(Note: This review covers the PS4 version of Dragonball Xenoverse)
If you’re a Dragonball fan and like video games then chances are that you’ve probably played a Dragonball video game before and know what to expect from the game’s story mode where you play through the Frieza, Cell, and Buu, sagas. However, Dragonball Xenoverse takes a very different approach because unlike the previous games you can choose from 5 different races (Saiyan, Human, Majin, Namekian, Frieza) to create your own character to fight alongside the original characters in the game’s story. In Xenoverse you play as a warrior from the future who is summoned by Trunks to save the galaxy from a new threat who is altering the flow of time, because of this the events that Dragonball fans will be familiar with in the anime series will occur differently in the game’s story. Another big change in this installment is the inclusion of 200+ player lobbies, where you can walk around as your created character in a hub world and meet other players to team up on quests or to battle it out in player vs player battles. Despite all the welcome new additions that Dragonball Xenoverse has to offer they aren’t without it’s fair share of flaws. One problem I have is that I found it to be a hassle to start a party with friends for co-op and team battle due to the game forcing you to use it’s wonky invite system instead of PSN where you can easily just click on which friends you want to invite.
The gameplay of Dragonball Xenoverse may seem deep while you’re learning the tutorial mode. However, once you figure out how the game works you’ll find out real quick that the gameplay is deceptively shallow. Once you learn one character in the game you pretty much know how to use everyone else due to all the characters having the same button combinations for close range fighting. Much of the depth Xenoverse has to offer comes from is the feature to customize your character’s super moves because you’ll find out that some super moves are more useful than others in certain situations. From the supers customization feature I found myself testing many combinations of moves mostly for PVP to see how far I can get in the leaderboards until I eventually found out how hilariously overpowered some moves are (I’m looking at you Phantom Fist, Angry Shout and Pearl Flash!). Because of this major imbalance, many players may feel discouraged from trying to be creative with their move sets due to most of the supers not being viable in a competitive setting. The biggest disappointment I had with the gameplay would hands down have to be how awful the the hit detection and lag is online. There were many times where I found myself swinging at my adversary at point blank range only to for my character to pass right through him or my attack to not register when I’m 100% sure my attack landed.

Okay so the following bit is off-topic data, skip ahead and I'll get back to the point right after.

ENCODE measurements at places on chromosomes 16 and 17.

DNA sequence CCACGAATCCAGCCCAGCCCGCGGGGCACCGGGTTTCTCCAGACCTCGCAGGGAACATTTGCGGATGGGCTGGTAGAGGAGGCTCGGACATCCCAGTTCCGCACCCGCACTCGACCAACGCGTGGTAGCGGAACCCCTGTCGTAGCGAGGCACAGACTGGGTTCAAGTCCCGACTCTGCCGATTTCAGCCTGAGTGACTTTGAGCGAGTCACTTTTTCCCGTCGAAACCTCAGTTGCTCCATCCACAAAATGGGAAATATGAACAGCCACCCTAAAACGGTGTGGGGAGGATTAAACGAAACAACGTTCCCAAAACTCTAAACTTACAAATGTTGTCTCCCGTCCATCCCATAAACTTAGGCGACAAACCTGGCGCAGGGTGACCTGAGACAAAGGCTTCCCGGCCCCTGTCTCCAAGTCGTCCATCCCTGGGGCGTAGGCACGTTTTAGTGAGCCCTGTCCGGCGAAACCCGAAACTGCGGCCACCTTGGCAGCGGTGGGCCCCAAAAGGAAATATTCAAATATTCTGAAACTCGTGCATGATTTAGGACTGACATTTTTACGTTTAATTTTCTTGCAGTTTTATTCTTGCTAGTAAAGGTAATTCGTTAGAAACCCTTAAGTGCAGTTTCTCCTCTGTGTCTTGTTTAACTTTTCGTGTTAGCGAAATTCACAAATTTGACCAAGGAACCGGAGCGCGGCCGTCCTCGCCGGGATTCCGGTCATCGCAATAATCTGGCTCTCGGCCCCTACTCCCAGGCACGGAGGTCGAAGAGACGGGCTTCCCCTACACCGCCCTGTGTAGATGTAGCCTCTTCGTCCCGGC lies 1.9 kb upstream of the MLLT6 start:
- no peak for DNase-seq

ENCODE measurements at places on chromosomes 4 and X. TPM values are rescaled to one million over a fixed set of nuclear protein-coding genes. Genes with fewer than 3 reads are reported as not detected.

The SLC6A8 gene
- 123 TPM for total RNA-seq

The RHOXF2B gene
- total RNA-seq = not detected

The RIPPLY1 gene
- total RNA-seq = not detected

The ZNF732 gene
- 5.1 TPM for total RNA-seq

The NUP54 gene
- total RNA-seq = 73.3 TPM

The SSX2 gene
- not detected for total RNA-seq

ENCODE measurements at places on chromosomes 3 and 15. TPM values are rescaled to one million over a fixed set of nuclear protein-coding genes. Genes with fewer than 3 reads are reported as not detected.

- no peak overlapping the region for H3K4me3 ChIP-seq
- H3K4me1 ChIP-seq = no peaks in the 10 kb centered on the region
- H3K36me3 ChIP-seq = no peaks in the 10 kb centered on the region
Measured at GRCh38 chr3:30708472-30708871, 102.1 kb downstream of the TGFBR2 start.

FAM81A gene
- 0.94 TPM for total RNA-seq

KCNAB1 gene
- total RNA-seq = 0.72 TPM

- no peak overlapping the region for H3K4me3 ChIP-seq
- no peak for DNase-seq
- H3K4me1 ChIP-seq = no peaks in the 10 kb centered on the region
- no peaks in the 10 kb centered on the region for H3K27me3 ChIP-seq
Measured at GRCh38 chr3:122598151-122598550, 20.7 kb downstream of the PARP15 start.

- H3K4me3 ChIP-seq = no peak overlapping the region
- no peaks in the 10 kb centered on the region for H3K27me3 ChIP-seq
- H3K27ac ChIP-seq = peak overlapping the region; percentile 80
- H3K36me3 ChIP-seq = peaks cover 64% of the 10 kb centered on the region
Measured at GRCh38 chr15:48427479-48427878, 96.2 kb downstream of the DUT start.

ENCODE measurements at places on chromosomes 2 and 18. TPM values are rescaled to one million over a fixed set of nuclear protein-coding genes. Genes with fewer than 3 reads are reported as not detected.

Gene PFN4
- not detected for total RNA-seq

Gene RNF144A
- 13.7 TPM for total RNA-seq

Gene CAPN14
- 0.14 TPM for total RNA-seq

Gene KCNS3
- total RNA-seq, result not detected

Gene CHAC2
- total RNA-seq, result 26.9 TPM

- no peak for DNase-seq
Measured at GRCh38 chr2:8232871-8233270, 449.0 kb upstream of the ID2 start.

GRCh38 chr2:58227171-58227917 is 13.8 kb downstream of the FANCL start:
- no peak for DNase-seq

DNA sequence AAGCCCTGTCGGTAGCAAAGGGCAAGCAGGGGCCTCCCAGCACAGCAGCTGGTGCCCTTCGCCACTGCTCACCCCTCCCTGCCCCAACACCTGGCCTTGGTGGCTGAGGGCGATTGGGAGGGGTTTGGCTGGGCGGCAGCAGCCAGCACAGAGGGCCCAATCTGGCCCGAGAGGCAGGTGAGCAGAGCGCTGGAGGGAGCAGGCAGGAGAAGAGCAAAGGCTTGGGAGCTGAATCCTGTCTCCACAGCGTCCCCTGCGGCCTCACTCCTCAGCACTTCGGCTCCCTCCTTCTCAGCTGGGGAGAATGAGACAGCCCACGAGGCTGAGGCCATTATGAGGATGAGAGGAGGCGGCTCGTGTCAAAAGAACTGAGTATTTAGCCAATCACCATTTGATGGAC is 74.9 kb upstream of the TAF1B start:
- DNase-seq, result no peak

Another feature that this game has is the ability to customize your created character’s apparel by purchasing and unlocking new clothing items as you progress through the game. Not only are clothing items used for cosmetics, they also give unique stat bonuses to your character as well. However the unique stat bonuses for each clothing item can bring an unwanted meta game for players because, it can discourage players from wearing the clothing items they like the look of due to there being another clothing item that far outclasses it in stat bonuses.
Dragonball Xenoverse has the potential to be a great fighter/rpg but due to the poor gameplay balancing, shallow combat, bad hit detection, and limited character customization it misses its mark. If you’re a Dragonball fan I would recommend renting it and waiting the next Dragonball game.